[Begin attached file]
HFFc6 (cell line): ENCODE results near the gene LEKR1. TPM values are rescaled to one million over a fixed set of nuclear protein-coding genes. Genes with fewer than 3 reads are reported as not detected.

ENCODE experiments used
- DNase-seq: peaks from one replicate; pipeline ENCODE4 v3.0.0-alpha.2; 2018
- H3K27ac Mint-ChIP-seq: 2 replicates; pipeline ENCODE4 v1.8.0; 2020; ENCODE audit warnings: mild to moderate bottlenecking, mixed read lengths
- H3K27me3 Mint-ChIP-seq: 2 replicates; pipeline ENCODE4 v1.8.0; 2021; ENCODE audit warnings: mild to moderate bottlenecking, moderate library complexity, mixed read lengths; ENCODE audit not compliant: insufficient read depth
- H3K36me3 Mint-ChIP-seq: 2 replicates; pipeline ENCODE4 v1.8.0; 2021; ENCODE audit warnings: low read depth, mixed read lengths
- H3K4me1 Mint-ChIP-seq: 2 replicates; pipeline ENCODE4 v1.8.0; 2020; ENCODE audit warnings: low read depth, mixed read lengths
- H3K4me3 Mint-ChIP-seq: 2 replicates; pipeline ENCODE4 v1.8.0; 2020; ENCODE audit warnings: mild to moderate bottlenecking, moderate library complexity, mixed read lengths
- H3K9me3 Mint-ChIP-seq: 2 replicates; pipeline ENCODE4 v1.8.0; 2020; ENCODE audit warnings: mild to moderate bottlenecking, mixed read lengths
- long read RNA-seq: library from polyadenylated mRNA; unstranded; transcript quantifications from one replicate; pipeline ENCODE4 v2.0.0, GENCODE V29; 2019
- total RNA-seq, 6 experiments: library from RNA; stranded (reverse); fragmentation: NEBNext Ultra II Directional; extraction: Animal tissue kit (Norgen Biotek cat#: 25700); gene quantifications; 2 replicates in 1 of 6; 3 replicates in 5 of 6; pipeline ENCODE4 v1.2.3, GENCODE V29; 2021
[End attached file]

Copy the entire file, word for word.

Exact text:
HFFc6 (cell line): ENCODE results near the gene LEKR1. TPM values are rescaled to one million over a fixed set of nuclear protein-coding genes. Genes with fewer than 3 reads are reported as not detected.

ENCODE experiments used
- DNase-seq: peaks from one replicate; pipeline ENCODE4 v3.0.0-alpha.2; 2018
- H3K27ac Mint-ChIP-seq: 2 replicates; pipeline ENCODE4 v1.8.0; 2020; ENCODE audit warnings: mild to moderate bottlenecking, mixed read lengths
- H3K27me3 Mint-ChIP-seq: 2 replicates; pipeline ENCODE4 v1.8.0; 2021; ENCODE audit warnings: mild to moderate bottlenecking, moderate library complexity, mixed read lengths; ENCODE audit not compliant: insufficient read depth
- H3K36me3 Mint-ChIP-seq: 2 replicates; pipeline ENCODE4 v1.8.0; 2021; ENCODE audit warnings: low read depth, mixed read lengths
- H3K4me1 Mint-ChIP-seq: 2 replicates; pipeline ENCODE4 v1.8.0; 2020; ENCODE audit warnings: low read depth, mixed read lengths
- H3K4me3 Mint-ChIP-seq: 2 replicates; pipeline ENCODE4 v1.8.0; 2020; ENCODE audit warnings: mild to moderate bottlenecking, moderate library complexity, mixed read lengths
- H3K9me3 Mint-ChIP-seq: 2 replicates; pipeline ENCODE4 v1.8.0; 2020; ENCODE audit warnings: mild to moderate bottlenecking, mixed read lengths
- long read RNA-seq: library from polyadenylated mRNA; unstranded; transcript quantifications from one replicate; pipeline ENCODE4 v2.0.0, GENCODE V29; 2019
- total RNA-seq, 6 experiments: library from RNA; stranded (reverse); fragmentation: NEBNext Ultra II Directional; extraction: Animal tissue kit (Norgen Biotek cat#: 25700); gene quantifications; 2 replicates in 1 of 6; 3 replicates in 5 of 6; pipeline ENCODE4 v1.2.3, GENCODE V29; 2021